Perth Polar Bear Plunge rings in 2024 with $25,000 to Rural FASD

Rob More (left) of Rural FASD, this year’s chairty for the 30th annual Perth Polar Bear Plunge, gets ready to plunge with Dave Lavery, the man who spearheaded this event three decades ago. Photo credit: Laurie Weir.
Posted on: January 1, 2024

Jan. 1 was the first day in a week that the sun broke through the cloudy gloom as more than 100 plungers braved the -4-degree temperature for the Perth Polar Bear Plunge.

In this 30th year of the plunge, proceeds – which are still being tabulated – are hitting nearly $25,000 for Rural FASD (Fetal Alcohol Spectrum Disorder). 

Rob More is the chair of the board of directors at Rural FASD. He’s been promoting the plunge at various community events and gaining support from several businesses with gift bags offered to the first 100 plungers to register, and the free breakfast for plungers, courtesy of Barnabe’s Your Independent Grocer. 

Something new to the plunge this year was the use of two portable saunas from Blue Wagon Sauna. “Thank you to Evan and Jarryd Lee of Mighty Valley Coffee for making this happen,” More stated on his Facebook page.

The Perth Firefighters Association installed the DockMaster dock with the help of long-time plungers, David Lavery (who kickstarted this fundraiser 30 years ago), and Alfred Von Mirbach. 

There were 109 plungers registered early in the day with their fundraising target of $30,000 within sight.

Perth’s Town Crier Brent McLaren kicked off the plunge with Lake 88.1 personality, Bob Perreault introducing the jumpers, who lined up into the Perth-Upon-Tay Royal Canadian Legion, from where the event took place.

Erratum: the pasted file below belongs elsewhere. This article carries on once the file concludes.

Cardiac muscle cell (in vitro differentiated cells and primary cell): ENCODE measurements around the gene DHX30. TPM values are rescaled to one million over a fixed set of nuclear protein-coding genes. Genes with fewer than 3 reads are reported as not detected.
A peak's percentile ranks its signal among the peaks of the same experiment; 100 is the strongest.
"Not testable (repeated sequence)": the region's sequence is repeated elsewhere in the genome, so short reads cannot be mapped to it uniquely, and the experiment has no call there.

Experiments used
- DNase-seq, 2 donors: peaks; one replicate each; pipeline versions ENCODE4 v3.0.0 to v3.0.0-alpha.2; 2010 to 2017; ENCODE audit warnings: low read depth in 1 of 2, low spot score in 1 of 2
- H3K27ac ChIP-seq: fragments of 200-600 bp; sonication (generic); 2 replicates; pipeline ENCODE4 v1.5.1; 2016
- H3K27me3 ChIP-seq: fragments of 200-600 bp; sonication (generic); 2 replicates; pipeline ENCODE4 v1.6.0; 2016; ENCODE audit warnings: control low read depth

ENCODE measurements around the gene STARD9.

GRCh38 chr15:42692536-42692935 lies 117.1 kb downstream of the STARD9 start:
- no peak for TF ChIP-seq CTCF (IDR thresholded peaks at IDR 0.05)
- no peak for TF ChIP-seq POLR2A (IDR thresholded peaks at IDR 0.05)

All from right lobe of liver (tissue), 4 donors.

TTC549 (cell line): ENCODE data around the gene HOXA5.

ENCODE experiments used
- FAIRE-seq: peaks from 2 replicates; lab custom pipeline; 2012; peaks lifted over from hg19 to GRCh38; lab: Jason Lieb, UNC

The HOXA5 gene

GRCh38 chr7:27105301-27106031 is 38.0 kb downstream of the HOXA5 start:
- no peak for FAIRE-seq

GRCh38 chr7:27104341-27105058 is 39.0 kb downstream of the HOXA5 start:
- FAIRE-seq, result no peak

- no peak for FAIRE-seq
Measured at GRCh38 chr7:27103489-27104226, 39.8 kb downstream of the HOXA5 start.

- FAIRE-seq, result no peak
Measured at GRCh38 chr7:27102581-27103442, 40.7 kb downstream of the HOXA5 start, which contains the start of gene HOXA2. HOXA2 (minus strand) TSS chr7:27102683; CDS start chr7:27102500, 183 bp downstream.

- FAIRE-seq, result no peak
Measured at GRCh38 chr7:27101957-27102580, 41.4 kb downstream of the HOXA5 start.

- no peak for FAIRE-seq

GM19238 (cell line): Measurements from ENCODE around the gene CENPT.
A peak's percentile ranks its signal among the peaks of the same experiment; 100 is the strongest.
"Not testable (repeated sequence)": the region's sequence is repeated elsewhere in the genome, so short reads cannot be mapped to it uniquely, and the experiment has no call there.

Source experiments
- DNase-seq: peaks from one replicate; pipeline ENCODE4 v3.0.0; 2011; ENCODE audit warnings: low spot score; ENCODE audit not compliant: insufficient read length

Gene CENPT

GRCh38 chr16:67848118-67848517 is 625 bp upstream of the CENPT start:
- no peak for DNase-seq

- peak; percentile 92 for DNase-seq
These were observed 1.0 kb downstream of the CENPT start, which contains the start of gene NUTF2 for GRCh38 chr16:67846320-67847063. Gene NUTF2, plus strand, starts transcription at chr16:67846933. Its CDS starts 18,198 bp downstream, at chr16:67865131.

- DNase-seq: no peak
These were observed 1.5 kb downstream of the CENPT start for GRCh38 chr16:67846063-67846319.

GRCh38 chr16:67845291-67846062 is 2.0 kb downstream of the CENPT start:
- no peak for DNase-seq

This year’s oldest jumper was Glen Ashe, 80. The youngest was Elsbeth at age seven (no last name was given). 

Mark Gainsford, one of the youngest participants, raised an impressive $3,700. 


More said he was asked what it meant to live with FASD. 

Living with FASD, based on evidence-based research, means it’s likely that a person with FASD will have: 

  • Experienced at least one adverse childhood experience;
  • Have seen their parents experience a mental health breakdown;
  • Have a physical disability;
  • Have an intellectual disability; 
  • Have a communication disability;
  • Have mental health challenges;
  • Have a nervous system disability;
  • Have been told it’s their fault, or the fault of their parents; 
  • Have been told that they can’t come to school, (camp, group or team) because they don’t belong;
  • And have been told their disabilities are not eligible for government funding, or that their parents can’t get respite.
Video by Laurie Weir

“To every child and adult living with FASD and all their caregivers who support them, who still believes, who still fights, and who is still willing to speak up despite all of the above, thank you,” More wrote. 

To support these extraordinary FASD fighters, donate at until Feb. 1. 

Funds raised with support Rural FASD Support Network of Eastern Ontario. 

The Rural FASD Support Network was founded in 2018 by a small group of volunteers with personal knowledge of, and experience with FASD. The organization serves the counties of Lanark and Leeds & Grenville within eastern Ontario but welcome across the province of Ontario. The group became a non-profit corporation in 2019 and currently serves156 members.  

“We recognize that the journey to finding workable solutions takes time and can be extremely challenging,” their website states. “However, we believe that with the proper supports, individuals and families impacted by FASD can achieve success and reach their full potential.”

To learn more, visit 

The Perth Polar Bear Plunge began in 1994, as a fun idea and fundraiser for Crime Stoppers. Founded by Lavery, Stan Munro, and others at the Perth legion, it quickly grew into one of the safest and most successful true Polar Bear Plunges in Canada.

Hometown News
Author: Hometown News